UBC Theses and Dissertations
The impact of gender and ethnicity on the use of mental health services : a case study of twenty immigrant and refugee women Johnson, M. Audrey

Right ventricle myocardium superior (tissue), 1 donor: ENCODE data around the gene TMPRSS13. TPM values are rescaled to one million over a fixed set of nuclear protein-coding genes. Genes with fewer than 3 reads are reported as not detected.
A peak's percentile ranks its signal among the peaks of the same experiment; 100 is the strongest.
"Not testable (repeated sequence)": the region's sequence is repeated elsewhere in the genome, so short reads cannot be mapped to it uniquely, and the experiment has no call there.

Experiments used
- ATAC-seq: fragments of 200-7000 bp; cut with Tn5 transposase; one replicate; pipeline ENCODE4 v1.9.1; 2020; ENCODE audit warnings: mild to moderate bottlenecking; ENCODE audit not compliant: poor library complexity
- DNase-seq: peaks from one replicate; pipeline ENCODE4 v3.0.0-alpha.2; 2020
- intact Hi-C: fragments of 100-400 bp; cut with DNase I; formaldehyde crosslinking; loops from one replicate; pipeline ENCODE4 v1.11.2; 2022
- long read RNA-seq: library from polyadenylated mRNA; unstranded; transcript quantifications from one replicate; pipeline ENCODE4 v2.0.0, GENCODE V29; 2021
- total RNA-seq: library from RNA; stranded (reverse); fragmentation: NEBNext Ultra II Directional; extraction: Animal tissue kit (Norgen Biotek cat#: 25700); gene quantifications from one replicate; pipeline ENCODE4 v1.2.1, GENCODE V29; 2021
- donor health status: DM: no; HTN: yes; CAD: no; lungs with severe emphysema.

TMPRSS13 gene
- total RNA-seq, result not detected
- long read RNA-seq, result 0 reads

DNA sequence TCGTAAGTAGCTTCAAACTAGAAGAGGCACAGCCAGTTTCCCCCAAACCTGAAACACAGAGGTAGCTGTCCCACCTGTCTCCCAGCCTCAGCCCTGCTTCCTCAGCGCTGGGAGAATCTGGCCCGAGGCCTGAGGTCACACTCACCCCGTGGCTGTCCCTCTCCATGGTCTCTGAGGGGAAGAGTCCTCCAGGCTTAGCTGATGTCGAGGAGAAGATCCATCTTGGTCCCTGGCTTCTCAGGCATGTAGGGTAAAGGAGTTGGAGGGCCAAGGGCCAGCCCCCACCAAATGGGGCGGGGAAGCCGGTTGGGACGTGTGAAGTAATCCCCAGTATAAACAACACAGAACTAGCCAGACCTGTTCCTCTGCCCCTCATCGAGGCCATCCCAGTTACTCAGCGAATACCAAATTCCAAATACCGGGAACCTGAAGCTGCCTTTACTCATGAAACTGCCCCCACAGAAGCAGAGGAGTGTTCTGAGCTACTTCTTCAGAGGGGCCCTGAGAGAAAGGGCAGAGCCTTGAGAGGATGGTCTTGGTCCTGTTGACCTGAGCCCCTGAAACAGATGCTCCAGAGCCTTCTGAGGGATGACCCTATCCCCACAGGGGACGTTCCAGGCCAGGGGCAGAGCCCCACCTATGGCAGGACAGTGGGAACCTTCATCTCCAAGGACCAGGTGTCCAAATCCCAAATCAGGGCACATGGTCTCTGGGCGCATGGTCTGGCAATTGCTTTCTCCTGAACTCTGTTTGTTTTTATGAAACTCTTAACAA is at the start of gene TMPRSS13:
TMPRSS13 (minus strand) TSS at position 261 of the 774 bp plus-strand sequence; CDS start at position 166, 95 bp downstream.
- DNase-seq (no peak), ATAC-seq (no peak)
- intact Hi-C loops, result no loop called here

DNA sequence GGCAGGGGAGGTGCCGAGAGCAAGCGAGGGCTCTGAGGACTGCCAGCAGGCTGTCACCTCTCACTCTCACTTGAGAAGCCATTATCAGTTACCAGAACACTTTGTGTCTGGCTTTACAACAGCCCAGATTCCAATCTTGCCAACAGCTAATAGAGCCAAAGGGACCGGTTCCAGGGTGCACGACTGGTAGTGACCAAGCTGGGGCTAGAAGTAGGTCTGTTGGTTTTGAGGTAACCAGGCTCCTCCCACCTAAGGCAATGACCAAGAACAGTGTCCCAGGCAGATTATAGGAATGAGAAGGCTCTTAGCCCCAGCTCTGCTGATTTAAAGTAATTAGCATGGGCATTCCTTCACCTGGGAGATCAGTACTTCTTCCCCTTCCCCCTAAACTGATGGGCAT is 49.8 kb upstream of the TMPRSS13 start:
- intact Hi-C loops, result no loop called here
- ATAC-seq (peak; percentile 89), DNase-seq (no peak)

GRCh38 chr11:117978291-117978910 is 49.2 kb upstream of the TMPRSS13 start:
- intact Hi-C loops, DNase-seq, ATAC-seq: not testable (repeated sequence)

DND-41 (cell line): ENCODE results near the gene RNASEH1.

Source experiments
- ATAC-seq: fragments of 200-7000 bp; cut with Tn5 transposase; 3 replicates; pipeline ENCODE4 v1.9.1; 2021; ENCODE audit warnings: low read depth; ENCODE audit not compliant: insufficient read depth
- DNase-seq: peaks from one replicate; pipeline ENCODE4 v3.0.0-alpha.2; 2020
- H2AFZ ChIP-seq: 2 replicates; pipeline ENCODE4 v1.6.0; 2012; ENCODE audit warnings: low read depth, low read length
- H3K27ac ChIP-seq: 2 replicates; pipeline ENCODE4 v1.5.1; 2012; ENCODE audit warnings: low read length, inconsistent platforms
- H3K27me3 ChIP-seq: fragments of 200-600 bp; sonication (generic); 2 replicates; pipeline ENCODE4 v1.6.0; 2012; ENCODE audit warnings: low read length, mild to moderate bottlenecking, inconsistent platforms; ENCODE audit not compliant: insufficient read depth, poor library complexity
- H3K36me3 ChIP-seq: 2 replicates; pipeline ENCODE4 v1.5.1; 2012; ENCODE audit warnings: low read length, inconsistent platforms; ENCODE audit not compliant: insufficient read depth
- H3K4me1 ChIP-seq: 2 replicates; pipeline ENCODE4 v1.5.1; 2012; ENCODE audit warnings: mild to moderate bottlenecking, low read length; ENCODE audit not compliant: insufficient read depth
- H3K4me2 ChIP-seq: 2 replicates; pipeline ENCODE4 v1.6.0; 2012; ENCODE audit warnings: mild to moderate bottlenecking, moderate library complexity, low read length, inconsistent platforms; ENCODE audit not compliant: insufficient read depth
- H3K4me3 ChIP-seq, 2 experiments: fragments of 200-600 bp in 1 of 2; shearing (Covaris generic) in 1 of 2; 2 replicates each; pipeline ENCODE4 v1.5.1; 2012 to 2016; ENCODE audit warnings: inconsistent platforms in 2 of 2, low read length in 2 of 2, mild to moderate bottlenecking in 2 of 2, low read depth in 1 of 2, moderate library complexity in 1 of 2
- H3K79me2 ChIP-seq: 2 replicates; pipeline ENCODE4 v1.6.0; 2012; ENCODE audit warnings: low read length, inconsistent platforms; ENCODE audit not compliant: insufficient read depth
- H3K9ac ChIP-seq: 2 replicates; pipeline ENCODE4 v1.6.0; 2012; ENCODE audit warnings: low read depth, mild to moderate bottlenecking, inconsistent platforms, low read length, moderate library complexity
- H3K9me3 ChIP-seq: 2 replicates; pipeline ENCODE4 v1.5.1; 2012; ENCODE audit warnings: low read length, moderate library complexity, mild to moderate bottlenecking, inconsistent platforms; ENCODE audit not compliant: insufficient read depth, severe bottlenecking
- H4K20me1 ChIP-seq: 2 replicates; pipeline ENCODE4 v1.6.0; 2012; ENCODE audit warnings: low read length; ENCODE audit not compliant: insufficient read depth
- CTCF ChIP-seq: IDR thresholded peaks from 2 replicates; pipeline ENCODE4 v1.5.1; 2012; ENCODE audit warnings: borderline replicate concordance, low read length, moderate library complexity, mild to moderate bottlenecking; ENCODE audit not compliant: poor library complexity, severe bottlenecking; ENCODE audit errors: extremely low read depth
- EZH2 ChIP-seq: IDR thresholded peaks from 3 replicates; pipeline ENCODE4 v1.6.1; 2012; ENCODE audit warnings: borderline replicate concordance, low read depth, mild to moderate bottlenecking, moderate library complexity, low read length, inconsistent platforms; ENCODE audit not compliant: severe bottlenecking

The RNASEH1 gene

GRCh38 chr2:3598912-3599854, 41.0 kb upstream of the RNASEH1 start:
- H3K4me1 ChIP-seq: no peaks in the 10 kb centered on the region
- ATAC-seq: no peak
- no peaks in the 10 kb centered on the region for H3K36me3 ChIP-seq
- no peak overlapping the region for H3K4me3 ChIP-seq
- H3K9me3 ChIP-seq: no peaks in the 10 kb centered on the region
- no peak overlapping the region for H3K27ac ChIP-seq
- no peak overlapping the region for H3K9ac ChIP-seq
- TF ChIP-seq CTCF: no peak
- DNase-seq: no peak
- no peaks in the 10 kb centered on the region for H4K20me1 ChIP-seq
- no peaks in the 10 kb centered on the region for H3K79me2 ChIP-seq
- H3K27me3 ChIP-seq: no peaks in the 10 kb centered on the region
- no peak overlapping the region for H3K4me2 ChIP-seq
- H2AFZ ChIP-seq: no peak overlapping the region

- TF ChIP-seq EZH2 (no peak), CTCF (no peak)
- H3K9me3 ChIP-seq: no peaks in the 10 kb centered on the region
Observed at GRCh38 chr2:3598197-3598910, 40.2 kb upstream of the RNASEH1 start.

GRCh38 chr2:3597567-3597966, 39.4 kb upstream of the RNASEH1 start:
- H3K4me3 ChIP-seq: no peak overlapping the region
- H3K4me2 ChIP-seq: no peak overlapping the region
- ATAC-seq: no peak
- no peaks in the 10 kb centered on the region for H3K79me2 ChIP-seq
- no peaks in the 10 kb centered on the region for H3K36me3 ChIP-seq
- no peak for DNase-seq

The voices and experiences of immigrant and refugee women in Canada have been conspicuously absent from policy issues, programme planning, and mental health literature. However, more immigrant and refugee women than men, from traditional cultures, are considered to have mental health needs, because of risk factors such as stress at the time of migration, and because of Canadian policies and programmes which disadvantage them. This study explores from the consumers perspective the reasons for disparate mental health service utilization between South Asian and Latin American women in Vancouver. Using a cross-sectional, exploratory, case study approach, and a feminist perspective, ten South Asian and ten Latin American women who have used mental health services were interviewed in depth. Sixty percent of the participants were survivors of violence and torture. Five Latin American women were survivors of pre-migration catastrophic stress. Their mental health needs were characterised by traumatic experiences, grieving and depression. Except for the three who were married, they had no traditional support networks. In contrast with the South Asian group they appeared to have less shame and covert behaviour. Mental illness, considered a ‘house secret’, carries great stigma in the South Asian community, and has serious ramifications for the immediate as well as the extended family. Among South Asian participants seven had been subjected to wife battering, and four of their spouses had a substance abuse problem. Their mental health needs were also triggered by traumatic experiences, grieving and depression. The more established South Asian women had extended family living in Vancouver, yet social support was still lacking. Having ‘no one to turn to’ was a pervasive theme across both groups of women; their experiences characterised by loss. Analysis of data exploring the decision to use services illustrates stages in a process of recovery from experienced violence. Post migration domestic violence and pre-migration violence have devastating, life-shattering consequences which require culturally sensitive interventions by social workers and other health care professionals. An obligatory stage in the clinical intervention process is to explore the issue of violence. Finally, policy decisions which impact upon women from ethnocultural communities in Canada must embrace a philosophy which considers well-trained, culturally-sensitive, linguistically—competent workers a priority.